Takuma Sato in Brazil: Block, or not a block?

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So, how about those final few laps in Sao Paulo when Takuma Sato battled first Josef Newgarden, and then James Hinchcliffe for the win in the final IndyCar race before the Indianapolis 500?

Social media lit up in the immediate aftermath of Sato’s driving during the final few laps. There were a plethora of posts on Twitter that said some variation of, “This is blocking, and a penalty must be enforced!”

The Target Chip Ganassi Racing teammates offered their thoughts. From Scott Dixon: “Quick look at twitter… Sounds like race control had to leave early to catch a flight… Can’t wait to hear the excuses!” Dario Franchitti added, “Maybe the 14 had a broken steering rack that caused him to weave across the whole width of the straight multiple times?”

Others said it was a form of gamesmanship where Sato used both the nature of the straight and the width of his car to his advantage. The backstraight in Sao Paulo is curved, and the natural racing line is to move from the outside, back across closer to the inside, and then back out again to arc into the final Turn 11 right-hand hairpin.

Race Control ruled no further action on any of Sato’s moves against Newgarden and later Hinchcliffe, but Hinchcliffe snookered the Long Beach winner anyway with a cross-over move to come out ahead onto the front straight and take his second win of the year.

From the 2013 IZOD IndyCar Series Rulebook, blocking (Section 9.3.2) is defined as such:

“A Driver must not alter his/her racing line based on the actions of pursuing Drivers to inhibit or prevent passing. Blocking will result in a minimum of a black flag “drive through” penalty.”

The mantra IndyCar race director Beaux Barfield has worked to establish during his year and four races in the series is that you can defend, where you make a proactive move on a straight and hold that line, but not block, where you move in reaction to another car’s move.

Did Sato’s driving during the final stages violate that mantra, and should he have been penalized? Or, by Barfield and Race Control holding back and letting them race, was the finish of the race enhanced?

For what it’s worth, Sato has been issued one blocking penalty already this year, during qualifying at Barber Motorsports Park.

Zach Veach splits with Andretti Autosport for rest of IndyCar season

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Zach Veach will be leaving his Andretti Autosport ride with three races remaining in the season, choosing to explore options after the decision was made he wouldn’t return for 2021.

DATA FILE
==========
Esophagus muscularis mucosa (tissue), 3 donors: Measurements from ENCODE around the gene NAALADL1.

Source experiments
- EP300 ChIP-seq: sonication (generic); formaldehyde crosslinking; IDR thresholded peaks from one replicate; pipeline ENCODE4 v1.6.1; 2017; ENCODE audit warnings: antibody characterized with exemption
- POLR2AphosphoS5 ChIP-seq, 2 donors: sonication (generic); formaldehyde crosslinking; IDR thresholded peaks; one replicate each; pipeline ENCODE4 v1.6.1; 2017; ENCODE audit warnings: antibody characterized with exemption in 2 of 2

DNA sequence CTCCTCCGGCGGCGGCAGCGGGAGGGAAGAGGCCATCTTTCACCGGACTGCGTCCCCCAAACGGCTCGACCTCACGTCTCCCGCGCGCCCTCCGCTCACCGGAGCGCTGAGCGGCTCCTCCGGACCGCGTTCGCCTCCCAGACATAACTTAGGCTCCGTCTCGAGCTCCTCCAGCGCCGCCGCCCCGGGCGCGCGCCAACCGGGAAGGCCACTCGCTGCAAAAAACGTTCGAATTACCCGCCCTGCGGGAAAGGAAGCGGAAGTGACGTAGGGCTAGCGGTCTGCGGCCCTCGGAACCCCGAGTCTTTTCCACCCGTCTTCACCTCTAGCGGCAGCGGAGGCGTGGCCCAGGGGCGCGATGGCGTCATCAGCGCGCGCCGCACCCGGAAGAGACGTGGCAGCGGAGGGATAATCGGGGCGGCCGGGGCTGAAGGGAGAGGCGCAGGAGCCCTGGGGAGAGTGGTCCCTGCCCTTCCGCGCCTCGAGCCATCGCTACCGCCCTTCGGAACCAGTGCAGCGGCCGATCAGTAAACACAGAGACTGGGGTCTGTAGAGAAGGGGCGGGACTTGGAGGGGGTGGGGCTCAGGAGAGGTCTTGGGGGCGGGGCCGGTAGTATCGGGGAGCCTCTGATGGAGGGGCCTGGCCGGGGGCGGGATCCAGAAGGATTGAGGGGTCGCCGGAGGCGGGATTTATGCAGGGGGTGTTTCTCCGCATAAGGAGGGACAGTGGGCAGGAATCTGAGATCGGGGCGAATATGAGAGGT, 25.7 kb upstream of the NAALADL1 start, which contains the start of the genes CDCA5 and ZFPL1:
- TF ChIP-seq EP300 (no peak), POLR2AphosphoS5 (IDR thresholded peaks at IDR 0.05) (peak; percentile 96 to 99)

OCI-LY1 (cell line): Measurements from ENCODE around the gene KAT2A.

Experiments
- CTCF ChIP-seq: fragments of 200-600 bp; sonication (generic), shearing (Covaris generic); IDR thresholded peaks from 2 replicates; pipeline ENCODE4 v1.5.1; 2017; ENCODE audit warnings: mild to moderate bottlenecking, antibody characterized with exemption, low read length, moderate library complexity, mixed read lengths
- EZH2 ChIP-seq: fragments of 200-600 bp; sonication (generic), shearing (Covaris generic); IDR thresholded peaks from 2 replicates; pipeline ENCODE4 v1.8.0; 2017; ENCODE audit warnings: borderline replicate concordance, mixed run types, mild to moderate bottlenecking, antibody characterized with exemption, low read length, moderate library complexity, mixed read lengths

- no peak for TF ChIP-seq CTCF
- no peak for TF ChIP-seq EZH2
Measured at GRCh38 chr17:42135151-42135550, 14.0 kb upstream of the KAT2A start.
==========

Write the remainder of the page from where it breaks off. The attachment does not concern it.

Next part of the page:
In a Wednesday release, Andretti Autosport said a replacement driver for the No. 26 Dallara-Honda would be named in the coming days. The NTT IndyCar Series will race Oct. 2-3 at the Indianapolis Motor Speedway road course and then conclude the season Oct. 25 on the streets of St. Petersburg, Florida.

Veach was ranked 11th in the points standings through 11 races of his third season with Andretti. Since a fourth in the June 6 season opener at Texas Motor Speedway, he hadn’t finished higher than 14th.

“The decision was made that I will not be returning in 2021 with Andretti Autosport in the No. 26 Gainbridge car,” Veach said in the Andretti release. “This, along with knowing that limited testing exists for teams due to COVID, have led me to the decision to step out of the car for the remainder of the 2020 IndyCar season. I am doing this to allow the team to have time with other drivers as they prepare for 2021, and so that I can also explore my own 2021 options.

“This is the hardest decision I have ever made, but to me, racing is about family, and it is my belief that you take care of your family. Andretti Autosport is my family and I feel this is what is best to help us all reach the next step. I will forever be grateful to Michael and the team for all of their support over the years. I would not be where I am today if it wasn’t for a relationship that started many years ago with Road to Indy. I will also be forever grateful to Dan Towriss for his friendship and for the opportunity he and Gainbridge have given me.

“My love for this sport and the people involved is unmeasurable, and I look forward to continuing to be amongst the racing world and fans in 2021.”

Said team owner Michael Andretti: “We first welcomed Zach to the Andretti team back in his USF2000 days and have enjoyed watching him grow and evolve as a racer, and a person. His decision to allow us to use the last few races to explore our 2021 options shows the measure of his character.

“Zach has always placed team and family first, and we’re very happy to have had him as part of ours for so many years. We wish him the best in whatever 2021 may bring and will always consider him a friend.”

Andretti fields five full-time cars for Veach, Alexander Rossi, Ryan Hunter-Reay, Marco Andretti and Colton Herta.

It also has fielded James Hinchcliffe in three races this season.